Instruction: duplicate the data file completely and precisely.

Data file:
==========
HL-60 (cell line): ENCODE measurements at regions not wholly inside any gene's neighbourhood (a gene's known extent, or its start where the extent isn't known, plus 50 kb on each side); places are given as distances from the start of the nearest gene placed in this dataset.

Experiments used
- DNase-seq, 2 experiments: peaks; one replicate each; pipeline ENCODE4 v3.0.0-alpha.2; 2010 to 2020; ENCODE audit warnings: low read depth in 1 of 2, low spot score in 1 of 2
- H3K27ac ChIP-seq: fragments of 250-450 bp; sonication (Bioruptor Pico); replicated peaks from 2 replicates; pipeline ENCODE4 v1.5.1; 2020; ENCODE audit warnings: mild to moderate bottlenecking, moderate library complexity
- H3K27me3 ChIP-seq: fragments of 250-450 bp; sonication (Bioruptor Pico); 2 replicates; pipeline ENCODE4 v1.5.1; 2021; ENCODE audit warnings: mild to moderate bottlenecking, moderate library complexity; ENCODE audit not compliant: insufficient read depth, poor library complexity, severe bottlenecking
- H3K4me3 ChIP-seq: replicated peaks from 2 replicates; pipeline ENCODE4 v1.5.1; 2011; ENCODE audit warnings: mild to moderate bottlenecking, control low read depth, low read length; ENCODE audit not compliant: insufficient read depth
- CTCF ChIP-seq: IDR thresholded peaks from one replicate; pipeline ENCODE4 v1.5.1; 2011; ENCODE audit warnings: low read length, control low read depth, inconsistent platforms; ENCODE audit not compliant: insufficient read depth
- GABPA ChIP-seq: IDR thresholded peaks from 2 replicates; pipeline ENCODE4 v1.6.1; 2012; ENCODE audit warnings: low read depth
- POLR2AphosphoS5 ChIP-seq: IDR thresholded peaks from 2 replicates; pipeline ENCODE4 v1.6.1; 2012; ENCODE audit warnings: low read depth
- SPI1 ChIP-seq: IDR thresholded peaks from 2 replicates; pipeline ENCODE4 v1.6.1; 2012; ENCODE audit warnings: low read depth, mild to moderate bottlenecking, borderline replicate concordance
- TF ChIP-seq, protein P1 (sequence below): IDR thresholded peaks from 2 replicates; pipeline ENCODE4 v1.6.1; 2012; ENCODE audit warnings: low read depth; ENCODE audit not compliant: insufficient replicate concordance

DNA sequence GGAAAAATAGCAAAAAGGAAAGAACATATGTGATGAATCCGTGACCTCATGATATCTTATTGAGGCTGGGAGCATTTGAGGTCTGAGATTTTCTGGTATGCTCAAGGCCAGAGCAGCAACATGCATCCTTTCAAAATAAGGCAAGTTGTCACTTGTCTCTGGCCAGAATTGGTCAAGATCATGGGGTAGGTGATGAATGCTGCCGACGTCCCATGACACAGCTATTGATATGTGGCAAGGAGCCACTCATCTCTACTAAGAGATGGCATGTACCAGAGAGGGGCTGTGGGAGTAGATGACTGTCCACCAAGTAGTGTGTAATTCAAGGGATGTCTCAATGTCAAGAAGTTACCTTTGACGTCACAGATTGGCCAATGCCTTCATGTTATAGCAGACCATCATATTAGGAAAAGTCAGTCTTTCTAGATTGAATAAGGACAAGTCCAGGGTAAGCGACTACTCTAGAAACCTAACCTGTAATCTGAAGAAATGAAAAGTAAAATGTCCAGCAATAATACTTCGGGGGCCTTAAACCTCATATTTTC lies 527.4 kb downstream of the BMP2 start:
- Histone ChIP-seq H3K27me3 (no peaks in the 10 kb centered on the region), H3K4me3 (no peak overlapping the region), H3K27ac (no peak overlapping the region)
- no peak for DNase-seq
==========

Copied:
HL-60 (cell line): ENCODE measurements at regions not wholly inside any gene's neighbourhood (a gene's known extent, or its start where the extent isn't known, plus 50 kb on each side); places are given as distances from the start of the nearest gene placed in this dataset.

Experiments used
- DNase-seq, 2 experiments: peaks; one replicate each; pipeline ENCODE4 v3.0.0-alpha.2; 2010 to 2020; ENCODE audit warnings: low read depth in 1 of 2, low spot score in 1 of 2
- H3K27ac ChIP-seq: fragments of 250-450 bp; sonication (Bioruptor Pico); replicated peaks from 2 replicates; pipeline ENCODE4 v1.5.1; 2020; ENCODE audit warnings: mild to moderate bottlenecking, moderate library complexity
- H3K27me3 ChIP-seq: fragments of 250-450 bp; sonication (Bioruptor Pico); 2 replicates; pipeline ENCODE4 v1.5.1; 2021; ENCODE audit warnings: mild to moderate bottlenecking, moderate library complexity; ENCODE audit not compliant: insufficient read depth, poor library complexity, severe bottlenecking
- H3K4me3 ChIP-seq: replicated peaks from 2 replicates; pipeline ENCODE4 v1.5.1; 2011; ENCODE audit warnings: mild to moderate bottlenecking, control low read depth, low read length; ENCODE audit not compliant: insufficient read depth
- CTCF ChIP-seq: IDR thresholded peaks from one replicate; pipeline ENCODE4 v1.5.1; 2011; ENCODE audit warnings: low read length, control low read depth, inconsistent platforms; ENCODE audit not compliant: insufficient read depth
- GABPA ChIP-seq: IDR thresholded peaks from 2 replicates; pipeline ENCODE4 v1.6.1; 2012; ENCODE audit warnings: low read depth
- POLR2AphosphoS5 ChIP-seq: IDR thresholded peaks from 2 replicates; pipeline ENCODE4 v1.6.1; 2012; ENCODE audit warnings: low read depth
- SPI1 ChIP-seq: IDR thresholded peaks from 2 replicates; pipeline ENCODE4 v1.6.1; 2012; ENCODE audit warnings: low read depth, mild to moderate bottlenecking, borderline replicate concordance
- TF ChIP-seq, protein P1 (sequence below): IDR thresholded peaks from 2 replicates; pipeline ENCODE4 v1.6.1; 2012; ENCODE audit warnings: low read depth; ENCODE audit not compliant: insufficient replicate concordance

DNA sequence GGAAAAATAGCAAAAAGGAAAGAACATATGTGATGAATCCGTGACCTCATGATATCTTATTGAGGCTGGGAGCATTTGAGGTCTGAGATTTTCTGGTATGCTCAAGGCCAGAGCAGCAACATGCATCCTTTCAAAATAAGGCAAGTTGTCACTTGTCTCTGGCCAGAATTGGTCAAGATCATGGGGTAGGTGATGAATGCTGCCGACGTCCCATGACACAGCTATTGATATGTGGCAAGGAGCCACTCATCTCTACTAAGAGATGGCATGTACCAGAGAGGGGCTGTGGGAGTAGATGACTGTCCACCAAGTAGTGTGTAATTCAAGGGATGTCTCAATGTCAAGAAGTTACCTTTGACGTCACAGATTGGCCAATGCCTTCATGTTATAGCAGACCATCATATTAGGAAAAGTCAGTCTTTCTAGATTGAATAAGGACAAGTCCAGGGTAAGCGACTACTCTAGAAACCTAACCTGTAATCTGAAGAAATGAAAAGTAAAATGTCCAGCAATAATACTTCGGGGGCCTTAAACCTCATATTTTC lies 527.4 kb downstream of the BMP2 start:
- Histone ChIP-seq H3K27me3 (no peaks in the 10 kb centered on the region), H3K4me3 (no peak overlapping the region), H3K27ac (no peak overlapping the region)
- no peak for DNase-seq